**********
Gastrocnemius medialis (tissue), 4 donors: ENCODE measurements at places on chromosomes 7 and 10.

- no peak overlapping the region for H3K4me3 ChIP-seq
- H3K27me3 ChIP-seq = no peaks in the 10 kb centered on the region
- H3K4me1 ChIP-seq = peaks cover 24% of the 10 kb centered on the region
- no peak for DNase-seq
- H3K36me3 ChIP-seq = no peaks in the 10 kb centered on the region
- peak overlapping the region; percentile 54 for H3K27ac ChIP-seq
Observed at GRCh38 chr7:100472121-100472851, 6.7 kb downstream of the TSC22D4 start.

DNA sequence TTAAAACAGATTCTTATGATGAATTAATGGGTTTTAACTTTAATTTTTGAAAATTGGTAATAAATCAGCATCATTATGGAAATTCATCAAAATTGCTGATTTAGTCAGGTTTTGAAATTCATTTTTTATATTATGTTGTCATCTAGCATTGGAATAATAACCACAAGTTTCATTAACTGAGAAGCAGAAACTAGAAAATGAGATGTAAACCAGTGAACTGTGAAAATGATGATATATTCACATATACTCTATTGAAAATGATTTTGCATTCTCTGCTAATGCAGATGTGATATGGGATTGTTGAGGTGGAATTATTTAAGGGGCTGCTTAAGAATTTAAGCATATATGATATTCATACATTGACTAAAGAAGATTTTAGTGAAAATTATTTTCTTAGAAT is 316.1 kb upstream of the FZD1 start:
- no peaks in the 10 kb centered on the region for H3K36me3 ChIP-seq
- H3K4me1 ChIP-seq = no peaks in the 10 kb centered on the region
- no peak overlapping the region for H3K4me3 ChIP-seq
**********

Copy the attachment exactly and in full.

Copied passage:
Gastrocnemius medialis (tissue), 4 donors: ENCODE measurements at places on chromosomes 7 and 10.

- no peak overlapping the region for H3K4me3 ChIP-seq
- H3K27me3 ChIP-seq = no peaks in the 10 kb centered on the region
- H3K4me1 ChIP-seq = peaks cover 24% of the 10 kb centered on the region
- no peak for DNase-seq
- H3K36me3 ChIP-seq = no peaks in the 10 kb centered on the region
- peak overlapping the region; percentile 54 for H3K27ac ChIP-seq
Observed at GRCh38 chr7:100472121-100472851, 6.7 kb downstream of the TSC22D4 start.

DNA sequence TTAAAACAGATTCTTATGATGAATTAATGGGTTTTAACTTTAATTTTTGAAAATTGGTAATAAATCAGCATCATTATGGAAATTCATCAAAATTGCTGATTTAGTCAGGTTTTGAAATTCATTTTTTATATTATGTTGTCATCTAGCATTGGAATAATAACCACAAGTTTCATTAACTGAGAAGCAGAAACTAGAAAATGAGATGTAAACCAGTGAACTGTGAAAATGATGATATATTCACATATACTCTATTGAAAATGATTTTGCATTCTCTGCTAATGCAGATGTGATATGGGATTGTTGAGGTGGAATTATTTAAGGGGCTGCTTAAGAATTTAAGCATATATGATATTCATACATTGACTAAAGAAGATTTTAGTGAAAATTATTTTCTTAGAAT is 316.1 kb upstream of the FZD1 start:
- no peaks in the 10 kb centered on the region for H3K36me3 ChIP-seq
- H3K4me1 ChIP-seq = no peaks in the 10 kb centered on the region
- no peak overlapping the region for H3K4me3 ChIP-seq